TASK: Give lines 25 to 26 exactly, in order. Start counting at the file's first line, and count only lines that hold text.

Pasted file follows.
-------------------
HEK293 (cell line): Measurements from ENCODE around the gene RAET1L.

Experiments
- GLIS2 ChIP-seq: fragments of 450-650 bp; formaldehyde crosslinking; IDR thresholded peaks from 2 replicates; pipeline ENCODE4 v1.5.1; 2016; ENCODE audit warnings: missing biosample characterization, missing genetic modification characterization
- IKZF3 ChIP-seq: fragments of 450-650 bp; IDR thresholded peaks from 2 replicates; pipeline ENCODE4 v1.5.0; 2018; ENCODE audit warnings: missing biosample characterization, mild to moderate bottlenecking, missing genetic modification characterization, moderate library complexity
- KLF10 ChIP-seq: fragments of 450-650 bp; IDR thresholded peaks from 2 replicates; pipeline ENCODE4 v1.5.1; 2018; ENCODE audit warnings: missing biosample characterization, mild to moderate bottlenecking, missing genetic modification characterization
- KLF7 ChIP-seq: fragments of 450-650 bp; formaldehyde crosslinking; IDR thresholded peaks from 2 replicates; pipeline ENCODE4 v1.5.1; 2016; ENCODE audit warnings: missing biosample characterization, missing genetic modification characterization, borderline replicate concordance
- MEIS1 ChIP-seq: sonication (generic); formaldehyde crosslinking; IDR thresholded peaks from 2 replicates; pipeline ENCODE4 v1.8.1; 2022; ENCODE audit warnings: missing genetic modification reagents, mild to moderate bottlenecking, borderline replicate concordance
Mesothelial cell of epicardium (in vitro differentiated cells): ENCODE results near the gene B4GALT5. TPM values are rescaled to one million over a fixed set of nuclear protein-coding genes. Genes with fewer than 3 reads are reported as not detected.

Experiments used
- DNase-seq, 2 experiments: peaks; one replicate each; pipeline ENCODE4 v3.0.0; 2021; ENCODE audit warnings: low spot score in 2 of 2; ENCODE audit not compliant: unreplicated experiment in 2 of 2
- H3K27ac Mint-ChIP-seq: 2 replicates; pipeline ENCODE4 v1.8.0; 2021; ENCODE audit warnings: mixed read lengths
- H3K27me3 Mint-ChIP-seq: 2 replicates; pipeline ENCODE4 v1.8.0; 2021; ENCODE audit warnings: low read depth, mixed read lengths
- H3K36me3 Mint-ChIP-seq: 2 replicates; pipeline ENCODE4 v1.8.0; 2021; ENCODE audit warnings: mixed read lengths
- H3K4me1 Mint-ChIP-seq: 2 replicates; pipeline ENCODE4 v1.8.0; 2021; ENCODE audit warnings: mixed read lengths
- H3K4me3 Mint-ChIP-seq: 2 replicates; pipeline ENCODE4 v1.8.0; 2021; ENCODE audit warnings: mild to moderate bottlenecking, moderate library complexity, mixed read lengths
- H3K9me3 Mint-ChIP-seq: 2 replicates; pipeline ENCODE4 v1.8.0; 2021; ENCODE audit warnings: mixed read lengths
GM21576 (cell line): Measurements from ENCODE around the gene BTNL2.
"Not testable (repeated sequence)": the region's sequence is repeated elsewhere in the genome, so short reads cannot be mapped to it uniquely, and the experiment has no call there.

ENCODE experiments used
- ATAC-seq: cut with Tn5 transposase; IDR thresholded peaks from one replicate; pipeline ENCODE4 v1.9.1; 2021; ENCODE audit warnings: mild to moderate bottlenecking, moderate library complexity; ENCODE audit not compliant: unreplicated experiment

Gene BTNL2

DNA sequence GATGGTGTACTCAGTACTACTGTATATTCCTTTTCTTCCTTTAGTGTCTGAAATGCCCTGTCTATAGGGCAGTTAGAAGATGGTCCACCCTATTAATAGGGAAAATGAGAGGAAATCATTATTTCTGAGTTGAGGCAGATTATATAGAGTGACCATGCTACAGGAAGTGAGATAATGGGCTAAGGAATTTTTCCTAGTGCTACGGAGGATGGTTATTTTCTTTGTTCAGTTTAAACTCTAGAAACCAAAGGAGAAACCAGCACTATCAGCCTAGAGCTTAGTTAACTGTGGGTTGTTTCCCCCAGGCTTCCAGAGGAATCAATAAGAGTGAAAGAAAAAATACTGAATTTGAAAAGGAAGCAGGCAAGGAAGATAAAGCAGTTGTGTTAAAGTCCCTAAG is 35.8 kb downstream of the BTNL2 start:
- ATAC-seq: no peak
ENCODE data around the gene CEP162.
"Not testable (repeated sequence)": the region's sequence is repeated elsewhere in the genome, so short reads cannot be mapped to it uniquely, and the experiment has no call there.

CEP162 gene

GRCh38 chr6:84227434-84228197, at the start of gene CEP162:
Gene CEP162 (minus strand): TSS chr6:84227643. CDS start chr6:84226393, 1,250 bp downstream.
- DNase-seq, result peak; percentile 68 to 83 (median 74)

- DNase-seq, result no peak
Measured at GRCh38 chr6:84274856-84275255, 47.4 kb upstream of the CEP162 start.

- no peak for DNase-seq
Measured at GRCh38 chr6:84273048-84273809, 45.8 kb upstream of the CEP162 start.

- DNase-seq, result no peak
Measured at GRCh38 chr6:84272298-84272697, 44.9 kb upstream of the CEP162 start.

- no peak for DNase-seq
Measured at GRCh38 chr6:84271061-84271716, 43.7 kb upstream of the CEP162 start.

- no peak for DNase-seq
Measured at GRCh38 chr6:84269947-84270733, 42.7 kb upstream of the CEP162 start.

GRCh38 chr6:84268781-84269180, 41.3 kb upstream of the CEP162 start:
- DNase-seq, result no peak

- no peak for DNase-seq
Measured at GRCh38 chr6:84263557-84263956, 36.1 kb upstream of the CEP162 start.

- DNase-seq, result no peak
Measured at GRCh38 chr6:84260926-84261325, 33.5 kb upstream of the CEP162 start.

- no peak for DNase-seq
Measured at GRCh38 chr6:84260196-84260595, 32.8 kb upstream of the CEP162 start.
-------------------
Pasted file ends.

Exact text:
"Not testable (repeated sequence)": the region's sequence is repeated elsewhere in the genome, so short reads cannot be mapped to it uniquely, and the experiment has no call there.

CEP162 gene